We get attacked. That’s a reality of life. Somewhere, at some time, someone is going to come after us. We’ve going to get cut, clobbered or end up with an assorted collection of contusions. Sometimes the intentions of those that hurt us are misdirected, and at other times they’re completely intentional. Sometimes the actions of others are the stuff of mindless impulse and therefore kind of shot-gun in their intention. At other times the actions of others are completely malicious, being viciously planned and savagely implemented. There are times when the actions of others are based on an errant understanding of events or circumstances, being tragic mistakes and gross misfires. At others times the intent is simply to hurt so the nature of the precipitating event is altogether irrelevant, other than being a product of cruelty and by-product of selfishness. When these things happen, we naturally respond. Yet, what does our response say?
Obviously we respond. We respond to a whole bunch of things in a whole bunch of ways. Oddly, our response is often not analyzed because we assume it to be normal or appropriate given whatever it is that we’re responding to. If we do in fact analyze our response, it’s often because we thought that our response was too pensive and tentative, or we thought it was a too bit robust and overwhelming. In other situations, we might think that our response was completely misdirected or somehow inappropriate given the situation. Then there are the situations where we feel that we shouldn’t have responded at all when we did in fact respond, or we chose not to respond when we should have.
However we respond, we respond. Whether that’s a response that’s thought out or thoughtless, we respond. Our focus then tends to be solely on our response, whether it’s a good response, a bad response, or a rather irrelevant response. It seems that we tend to analyze our response instead of analyzing what our response says about us. There’s this crafting, managing and executing of our response, but really nothing about what the response tells us about us. We might be wise to quit looking solely at the response, turn things over on their backside, and ask what our response says about us. What does the nature and type and kind of response say about who we are? What does the intensity and direction and flavor of our response suggest about who or what we are at our core?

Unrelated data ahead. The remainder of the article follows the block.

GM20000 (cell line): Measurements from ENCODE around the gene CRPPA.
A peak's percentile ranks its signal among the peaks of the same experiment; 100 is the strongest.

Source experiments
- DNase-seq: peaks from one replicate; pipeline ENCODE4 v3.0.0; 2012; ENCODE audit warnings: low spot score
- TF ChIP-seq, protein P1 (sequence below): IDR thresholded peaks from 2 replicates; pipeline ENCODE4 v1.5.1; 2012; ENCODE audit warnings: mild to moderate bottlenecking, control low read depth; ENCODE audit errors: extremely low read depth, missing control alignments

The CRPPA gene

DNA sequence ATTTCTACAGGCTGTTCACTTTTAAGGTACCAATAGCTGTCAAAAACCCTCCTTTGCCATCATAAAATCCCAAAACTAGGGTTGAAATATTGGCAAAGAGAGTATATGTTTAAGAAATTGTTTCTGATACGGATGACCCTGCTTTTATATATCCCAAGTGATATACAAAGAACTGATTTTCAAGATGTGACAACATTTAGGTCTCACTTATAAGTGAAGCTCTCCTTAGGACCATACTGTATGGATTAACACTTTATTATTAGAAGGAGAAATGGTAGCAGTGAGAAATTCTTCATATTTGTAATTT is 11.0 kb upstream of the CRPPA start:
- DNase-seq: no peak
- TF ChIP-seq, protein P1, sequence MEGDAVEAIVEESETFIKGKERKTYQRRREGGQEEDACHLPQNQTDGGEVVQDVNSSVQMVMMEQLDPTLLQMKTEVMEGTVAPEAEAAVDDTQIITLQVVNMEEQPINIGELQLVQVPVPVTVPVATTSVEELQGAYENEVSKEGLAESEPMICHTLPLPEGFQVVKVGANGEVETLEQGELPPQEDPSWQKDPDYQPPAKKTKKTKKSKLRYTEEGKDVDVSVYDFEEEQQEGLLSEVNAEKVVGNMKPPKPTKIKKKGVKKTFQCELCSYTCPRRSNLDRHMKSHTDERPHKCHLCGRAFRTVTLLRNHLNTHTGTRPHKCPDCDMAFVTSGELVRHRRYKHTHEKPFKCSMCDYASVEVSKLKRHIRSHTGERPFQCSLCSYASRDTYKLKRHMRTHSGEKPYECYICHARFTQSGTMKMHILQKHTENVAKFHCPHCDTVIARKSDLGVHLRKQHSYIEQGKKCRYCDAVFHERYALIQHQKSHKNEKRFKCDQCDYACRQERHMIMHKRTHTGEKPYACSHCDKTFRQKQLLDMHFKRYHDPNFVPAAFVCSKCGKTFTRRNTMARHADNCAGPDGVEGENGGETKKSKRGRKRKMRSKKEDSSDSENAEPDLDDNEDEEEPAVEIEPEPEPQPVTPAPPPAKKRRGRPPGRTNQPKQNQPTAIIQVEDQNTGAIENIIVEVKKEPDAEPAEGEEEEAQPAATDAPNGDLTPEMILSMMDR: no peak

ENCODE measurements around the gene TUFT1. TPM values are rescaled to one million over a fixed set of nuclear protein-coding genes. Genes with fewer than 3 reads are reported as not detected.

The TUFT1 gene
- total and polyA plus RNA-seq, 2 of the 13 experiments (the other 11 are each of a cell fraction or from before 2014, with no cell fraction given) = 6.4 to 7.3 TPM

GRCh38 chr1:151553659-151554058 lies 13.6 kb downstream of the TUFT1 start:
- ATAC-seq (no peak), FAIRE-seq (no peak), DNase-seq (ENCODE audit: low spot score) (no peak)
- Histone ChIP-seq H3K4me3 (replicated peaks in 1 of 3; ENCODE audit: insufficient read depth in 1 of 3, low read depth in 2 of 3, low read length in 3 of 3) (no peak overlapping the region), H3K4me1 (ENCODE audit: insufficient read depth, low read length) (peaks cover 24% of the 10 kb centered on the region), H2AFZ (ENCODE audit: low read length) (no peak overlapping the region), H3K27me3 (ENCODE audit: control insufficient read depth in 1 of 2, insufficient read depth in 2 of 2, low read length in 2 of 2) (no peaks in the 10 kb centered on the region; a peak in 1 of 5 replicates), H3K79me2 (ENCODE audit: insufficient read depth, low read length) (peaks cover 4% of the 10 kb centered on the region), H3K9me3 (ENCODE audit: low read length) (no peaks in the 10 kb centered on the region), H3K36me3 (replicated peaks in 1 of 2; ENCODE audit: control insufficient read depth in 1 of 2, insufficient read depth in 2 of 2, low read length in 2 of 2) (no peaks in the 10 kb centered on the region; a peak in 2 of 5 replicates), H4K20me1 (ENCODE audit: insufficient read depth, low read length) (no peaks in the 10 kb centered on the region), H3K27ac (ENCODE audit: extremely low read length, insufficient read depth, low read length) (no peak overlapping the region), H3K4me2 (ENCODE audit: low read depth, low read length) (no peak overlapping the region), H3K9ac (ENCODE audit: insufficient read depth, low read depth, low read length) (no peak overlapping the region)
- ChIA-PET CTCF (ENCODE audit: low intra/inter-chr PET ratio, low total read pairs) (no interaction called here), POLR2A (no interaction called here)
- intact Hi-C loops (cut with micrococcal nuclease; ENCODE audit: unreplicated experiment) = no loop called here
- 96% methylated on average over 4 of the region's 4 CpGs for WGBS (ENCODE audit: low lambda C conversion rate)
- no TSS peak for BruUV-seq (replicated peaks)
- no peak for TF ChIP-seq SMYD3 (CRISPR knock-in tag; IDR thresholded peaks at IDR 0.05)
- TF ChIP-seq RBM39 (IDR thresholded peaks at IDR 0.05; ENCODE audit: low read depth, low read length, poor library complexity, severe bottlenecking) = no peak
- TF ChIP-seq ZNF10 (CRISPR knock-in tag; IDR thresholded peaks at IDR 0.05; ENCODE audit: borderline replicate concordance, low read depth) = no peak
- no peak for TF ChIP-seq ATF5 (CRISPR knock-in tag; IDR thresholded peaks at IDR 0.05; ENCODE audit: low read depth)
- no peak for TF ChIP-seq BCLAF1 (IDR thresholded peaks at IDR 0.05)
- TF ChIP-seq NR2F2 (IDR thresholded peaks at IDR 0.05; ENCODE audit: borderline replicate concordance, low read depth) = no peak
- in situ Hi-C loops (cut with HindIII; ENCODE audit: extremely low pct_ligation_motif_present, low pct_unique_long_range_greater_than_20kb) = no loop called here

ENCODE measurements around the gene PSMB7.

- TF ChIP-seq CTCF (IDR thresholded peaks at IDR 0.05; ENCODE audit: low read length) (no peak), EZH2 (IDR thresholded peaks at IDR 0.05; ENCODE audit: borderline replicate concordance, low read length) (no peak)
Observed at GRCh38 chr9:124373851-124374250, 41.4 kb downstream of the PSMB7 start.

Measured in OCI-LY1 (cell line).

A Bit of Analysis
Fulke Greville wrote that “No man was ever so much deceived by another as by himself.” That should create a whole lot of caution within each of us. Of all the people that we interact with, it is ourselves that we should be analyzing the most. We really can’t afford to live our lives walking in the darkness as if the darkness is the only thing that we can walk in. We can ill-afford to do things like some brainless simpleton, assuming that doing them is just doing them. Truth be known, we’re much, much more complex than that.